I’m writing from a tiny Catholic retreat island, where I’m surrounded by gentle waters rippling to the stones enclosing us in.
After a stormy, rainy day yesterday, we are leaving this peaceful land under blue skies and a soft breeze.
This was my first retreat experience and these are the things I want to look back on and remember from it. I want to share this with all of you in hopes that you can bring some of the peace I felt from this retreat into your life.
First impressions don’t last or matter like we think they do
My first impressions about the women and their states in life were so wrong. This is not the first time that I’ve been so far from seeing people for
who they really are. After the first night, I’d pegged certain people as “annoying” or “quirky” or “snobby”. By God’s grace, He allowed me over the course of the weekend to actually talk to them and see a glimpse of His beauty in them. I wish I hadn’t wasted time labeling them.
Learning this lesson doesn’t mean I won’t ever judge a person wrongly again; in fact, this is an area where I’ve sinned over and over again. I’m grateful that God has humbled me enough to have an open mind and see that the first impressions I have of people aren’t always accurate.
We all really are carrying crosses
In addition to judging people in negative ways, I also made assumptions about certain peoples’ lives being easy. I’d think to myself, “What does so and so have to worry about — looks like she has a great life.” That’s not the whole story. Even women who were happily married with healthy children had crosses!
A couple times throughout the weekend, I felt like my life wasn’t tragic enough to be here! I thought to myself, If I feel like I need a retreat when I have this simple 20-something life, I can’t imagine how needy I’ll be in 10 years! But I could feel God telling me it wasn’t a competition and that I had my own healing to do. In fact, by comparing my sorrow to the sorrow of others, I was denying myself the chance to really dig deep into myself and face some of those wounds. I was denying myself God’s mercy.
All the knowledge in the world doesn’t satisfy the soul
This is something that our retreat leader said that stuck out to me. It reminded me any one of us could get a PhD in theology, study Church history and become an expert, but if we don’t know in our souls the love of God, then it is all for naught. What is knowledge without love? Don’t get me wrong, I love knowledge and learning, but I think truly experiencing the tenderness of God’s love and knowing you have a Father that loves you is the ultimate.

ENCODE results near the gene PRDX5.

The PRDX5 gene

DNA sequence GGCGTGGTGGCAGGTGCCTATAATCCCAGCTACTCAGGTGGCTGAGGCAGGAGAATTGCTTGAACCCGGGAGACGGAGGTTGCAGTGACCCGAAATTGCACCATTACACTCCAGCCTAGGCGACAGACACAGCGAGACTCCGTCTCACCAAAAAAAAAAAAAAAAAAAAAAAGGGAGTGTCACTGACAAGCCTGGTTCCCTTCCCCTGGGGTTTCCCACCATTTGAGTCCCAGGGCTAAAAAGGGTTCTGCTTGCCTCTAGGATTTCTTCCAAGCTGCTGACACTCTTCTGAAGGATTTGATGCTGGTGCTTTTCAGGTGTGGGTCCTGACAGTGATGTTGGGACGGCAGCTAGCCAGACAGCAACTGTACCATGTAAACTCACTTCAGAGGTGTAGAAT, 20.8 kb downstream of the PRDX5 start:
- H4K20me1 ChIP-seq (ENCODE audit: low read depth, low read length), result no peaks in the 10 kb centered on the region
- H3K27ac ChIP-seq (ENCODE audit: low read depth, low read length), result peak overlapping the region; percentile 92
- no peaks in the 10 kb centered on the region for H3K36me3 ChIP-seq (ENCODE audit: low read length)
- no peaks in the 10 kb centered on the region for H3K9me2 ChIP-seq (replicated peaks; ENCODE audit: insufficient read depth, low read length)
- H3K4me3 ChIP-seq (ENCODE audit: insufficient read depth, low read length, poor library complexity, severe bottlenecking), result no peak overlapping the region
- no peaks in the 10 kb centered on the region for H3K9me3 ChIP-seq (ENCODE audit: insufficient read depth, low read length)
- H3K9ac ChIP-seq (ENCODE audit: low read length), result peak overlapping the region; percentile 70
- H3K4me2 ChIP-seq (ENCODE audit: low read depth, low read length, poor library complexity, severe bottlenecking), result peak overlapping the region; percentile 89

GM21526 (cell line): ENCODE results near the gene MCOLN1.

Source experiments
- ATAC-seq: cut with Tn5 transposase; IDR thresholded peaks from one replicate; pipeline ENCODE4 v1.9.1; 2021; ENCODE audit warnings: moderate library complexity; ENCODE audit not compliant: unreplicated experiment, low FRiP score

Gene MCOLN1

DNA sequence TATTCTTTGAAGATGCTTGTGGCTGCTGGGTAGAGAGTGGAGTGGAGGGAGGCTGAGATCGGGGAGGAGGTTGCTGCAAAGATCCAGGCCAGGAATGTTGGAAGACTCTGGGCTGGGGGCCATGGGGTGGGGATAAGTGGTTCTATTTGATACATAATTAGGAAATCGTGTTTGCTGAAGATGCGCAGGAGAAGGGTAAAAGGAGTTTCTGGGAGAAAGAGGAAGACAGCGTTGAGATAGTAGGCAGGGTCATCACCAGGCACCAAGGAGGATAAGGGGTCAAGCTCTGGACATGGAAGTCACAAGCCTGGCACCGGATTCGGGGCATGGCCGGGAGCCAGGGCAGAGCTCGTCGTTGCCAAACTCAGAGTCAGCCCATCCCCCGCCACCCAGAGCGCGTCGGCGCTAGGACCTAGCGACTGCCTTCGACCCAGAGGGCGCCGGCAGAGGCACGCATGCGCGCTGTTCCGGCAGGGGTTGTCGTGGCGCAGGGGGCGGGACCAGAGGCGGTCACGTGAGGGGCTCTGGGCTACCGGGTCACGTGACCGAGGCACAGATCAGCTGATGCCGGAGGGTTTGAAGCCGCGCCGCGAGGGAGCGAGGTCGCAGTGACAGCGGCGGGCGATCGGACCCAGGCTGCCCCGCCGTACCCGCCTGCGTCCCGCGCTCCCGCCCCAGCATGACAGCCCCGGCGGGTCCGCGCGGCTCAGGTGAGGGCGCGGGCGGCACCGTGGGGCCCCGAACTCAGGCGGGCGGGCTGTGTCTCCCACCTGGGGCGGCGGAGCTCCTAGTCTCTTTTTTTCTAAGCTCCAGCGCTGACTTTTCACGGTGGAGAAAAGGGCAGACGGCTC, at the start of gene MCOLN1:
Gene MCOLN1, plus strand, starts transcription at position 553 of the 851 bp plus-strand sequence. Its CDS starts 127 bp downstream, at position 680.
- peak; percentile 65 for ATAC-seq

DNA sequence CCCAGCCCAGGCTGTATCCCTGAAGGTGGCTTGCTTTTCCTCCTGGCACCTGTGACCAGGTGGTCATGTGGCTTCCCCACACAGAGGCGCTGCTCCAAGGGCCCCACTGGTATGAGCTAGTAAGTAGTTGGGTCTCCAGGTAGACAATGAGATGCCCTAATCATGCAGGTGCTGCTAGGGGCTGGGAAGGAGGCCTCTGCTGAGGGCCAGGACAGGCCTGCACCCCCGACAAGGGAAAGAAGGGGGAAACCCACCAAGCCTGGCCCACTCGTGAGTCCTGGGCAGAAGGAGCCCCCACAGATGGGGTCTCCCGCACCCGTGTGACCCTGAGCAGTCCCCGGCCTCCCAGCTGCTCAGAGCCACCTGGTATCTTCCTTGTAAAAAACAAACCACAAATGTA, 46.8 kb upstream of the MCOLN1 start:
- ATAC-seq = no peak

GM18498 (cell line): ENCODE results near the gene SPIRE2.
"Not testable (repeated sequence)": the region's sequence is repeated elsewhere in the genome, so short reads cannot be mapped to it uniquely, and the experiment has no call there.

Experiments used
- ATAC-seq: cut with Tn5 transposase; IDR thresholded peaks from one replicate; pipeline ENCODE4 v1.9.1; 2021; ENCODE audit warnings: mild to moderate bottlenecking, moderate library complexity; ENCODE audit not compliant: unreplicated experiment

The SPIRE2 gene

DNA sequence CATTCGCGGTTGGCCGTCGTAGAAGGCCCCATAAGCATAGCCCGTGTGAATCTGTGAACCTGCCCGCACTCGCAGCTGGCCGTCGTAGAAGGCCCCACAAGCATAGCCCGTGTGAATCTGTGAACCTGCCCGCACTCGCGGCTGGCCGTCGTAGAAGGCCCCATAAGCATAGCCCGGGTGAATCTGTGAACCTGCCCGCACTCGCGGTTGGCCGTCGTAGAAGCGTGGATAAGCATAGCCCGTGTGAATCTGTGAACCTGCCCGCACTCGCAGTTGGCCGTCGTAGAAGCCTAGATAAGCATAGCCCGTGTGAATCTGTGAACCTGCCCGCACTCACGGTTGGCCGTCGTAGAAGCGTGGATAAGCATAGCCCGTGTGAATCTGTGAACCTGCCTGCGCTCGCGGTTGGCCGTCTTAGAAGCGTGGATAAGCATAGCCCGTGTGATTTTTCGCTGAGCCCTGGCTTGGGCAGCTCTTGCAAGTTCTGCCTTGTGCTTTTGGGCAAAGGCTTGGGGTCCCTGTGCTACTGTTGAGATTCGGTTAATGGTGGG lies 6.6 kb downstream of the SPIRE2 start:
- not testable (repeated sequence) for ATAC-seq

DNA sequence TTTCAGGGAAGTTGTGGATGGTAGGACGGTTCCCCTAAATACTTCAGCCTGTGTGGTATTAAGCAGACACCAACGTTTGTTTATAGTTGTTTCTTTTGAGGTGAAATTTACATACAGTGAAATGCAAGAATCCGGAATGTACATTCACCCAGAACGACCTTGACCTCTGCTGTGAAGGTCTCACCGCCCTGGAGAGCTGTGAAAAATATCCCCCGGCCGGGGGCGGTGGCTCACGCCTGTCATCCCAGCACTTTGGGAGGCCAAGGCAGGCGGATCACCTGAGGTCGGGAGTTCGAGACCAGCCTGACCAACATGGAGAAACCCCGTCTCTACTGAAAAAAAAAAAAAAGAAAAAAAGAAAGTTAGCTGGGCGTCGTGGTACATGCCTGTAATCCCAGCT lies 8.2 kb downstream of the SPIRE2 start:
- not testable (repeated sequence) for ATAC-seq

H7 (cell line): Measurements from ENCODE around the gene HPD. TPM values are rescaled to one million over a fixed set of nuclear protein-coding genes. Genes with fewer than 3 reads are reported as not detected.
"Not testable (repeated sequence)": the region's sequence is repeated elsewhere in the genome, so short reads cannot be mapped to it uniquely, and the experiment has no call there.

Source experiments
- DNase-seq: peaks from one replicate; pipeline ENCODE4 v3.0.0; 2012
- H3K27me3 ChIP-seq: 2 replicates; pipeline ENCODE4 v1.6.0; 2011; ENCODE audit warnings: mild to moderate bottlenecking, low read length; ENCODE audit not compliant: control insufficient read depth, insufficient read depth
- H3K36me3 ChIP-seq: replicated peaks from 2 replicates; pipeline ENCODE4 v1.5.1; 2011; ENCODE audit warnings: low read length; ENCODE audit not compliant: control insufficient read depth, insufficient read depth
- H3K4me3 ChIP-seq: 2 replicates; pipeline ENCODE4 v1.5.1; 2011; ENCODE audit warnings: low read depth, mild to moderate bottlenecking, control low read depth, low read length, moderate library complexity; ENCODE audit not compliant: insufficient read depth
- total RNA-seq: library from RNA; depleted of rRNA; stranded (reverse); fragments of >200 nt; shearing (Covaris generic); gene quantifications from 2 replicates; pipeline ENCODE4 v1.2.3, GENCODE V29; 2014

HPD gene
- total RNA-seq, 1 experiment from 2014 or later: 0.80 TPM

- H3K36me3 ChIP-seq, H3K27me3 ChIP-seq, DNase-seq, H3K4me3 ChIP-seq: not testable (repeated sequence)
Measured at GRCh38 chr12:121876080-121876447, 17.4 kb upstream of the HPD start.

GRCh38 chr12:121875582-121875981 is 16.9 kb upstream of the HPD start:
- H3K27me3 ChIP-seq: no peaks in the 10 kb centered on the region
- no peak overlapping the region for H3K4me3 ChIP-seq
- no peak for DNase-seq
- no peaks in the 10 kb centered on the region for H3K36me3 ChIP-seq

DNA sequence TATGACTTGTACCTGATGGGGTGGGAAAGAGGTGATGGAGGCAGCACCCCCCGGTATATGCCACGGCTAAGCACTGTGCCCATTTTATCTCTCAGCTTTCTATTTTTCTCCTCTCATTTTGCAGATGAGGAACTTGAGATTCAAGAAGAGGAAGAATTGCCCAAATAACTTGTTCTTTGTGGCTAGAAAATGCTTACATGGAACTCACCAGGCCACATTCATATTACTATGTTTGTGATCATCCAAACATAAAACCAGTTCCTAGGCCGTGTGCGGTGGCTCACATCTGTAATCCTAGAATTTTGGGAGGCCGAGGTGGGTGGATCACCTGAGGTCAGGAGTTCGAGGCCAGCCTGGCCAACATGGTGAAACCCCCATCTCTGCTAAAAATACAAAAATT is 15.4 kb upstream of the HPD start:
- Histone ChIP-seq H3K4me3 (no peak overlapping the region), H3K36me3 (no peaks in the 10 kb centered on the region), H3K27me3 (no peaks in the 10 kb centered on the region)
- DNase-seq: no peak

You can’t think your way through difficulty
So many of the women here were dealing with pain I could only image. One had lost her son to suicide; another, to a drug overdose. One is estranged from her sons and, therefore, her grandchildren. One was in the midst of losing her father while on retreat, wondering if he’d hold on long enough for her to see him one last time. Another was struggling with the day-to-day of being a single mom. We all had something. Yet, we learned that we can’t just “think” ourselves out of the pain. You can’t rationalize your way out of sadness.
You have to rest on Jesus. He is the ultimate comforter. His Love can be experienced through the hug of a loved one or from the tenderness of a friend or from simple solitude where you open your ears to Jesus. It can be as simple as saying, “Jesus, comfort me.” That felt sense (a term I learned here)of God’s love is what comforts.
I watched women comfort each other by holding hands, hugging, offering their prayers, just sitting and listening — all so beautiful. I, too, was comforted by healing words, friendship, and the joy of being in a group of women with their hearts on Christ.
Build your spiritual toolbox
A relationship with Jesus does take discipline – and I don’t mean that in a regimented way. We grow closer to Jesus by thinking of Him and making time for Him regularly every day. The discipline of going to Mass, Adoration, retreats, or Confession all stock up your spiritual toolbox.
Our retreat leader says in times of joy, it may not seem like we need these tools so much. But use them any way! When a storm hits, you’ll already have many “spiritual tools” to bring you comfort. When I look back on some of the hardest times in my life, I wish I had known about Adoration – what a joy and peace it would’ve brought me!
Friendship knows no age
If I had to guess, the age range of women was 20-75 years old. There were 30 of us and during each meal, we sat with a different group so we could get to know as many of the other women as possible. The age didn’t matter: a heart in love with Jesus is a heart in love with Jesus. We each had something to share and learn from each other.
One of the women I befriended is 40 years older than I am. I felt like she could really “see” me for who I am. She reminded me that I’m God’s beloved. She is the one who gave me the poem, which you can read below.
Don’t be a spiritual snob
Another pearl of wisdom from our retreat leader was not to be a spiritual snob! She explains that some people think they are better than others because they follow Ignatian spirituality and other people think they know the best way because they practice Marian spirituality. She says the type of spirituality does not matter to God. What matters is what brings you to Him and keeps you by His side.
Don’t worry, don’t hurry
Below is a poem by Bobby Schuller that my new friend hand wrote and gave to me. When she told me “don’t hurry, don’t worry,” I laughed because I tend to rush and worry! On this retreat, I literally stopped and smelled the roses. I hope you will too!
I’m not what I do
I’m not what I have
I’m not what people say about me
I am the beloved of God, it’s who I am
No one can take it from me
I don’t have to hurry
I don’t have to worry
I can trust my friend Jesus
And share His Love with the world
– Bobby Schuller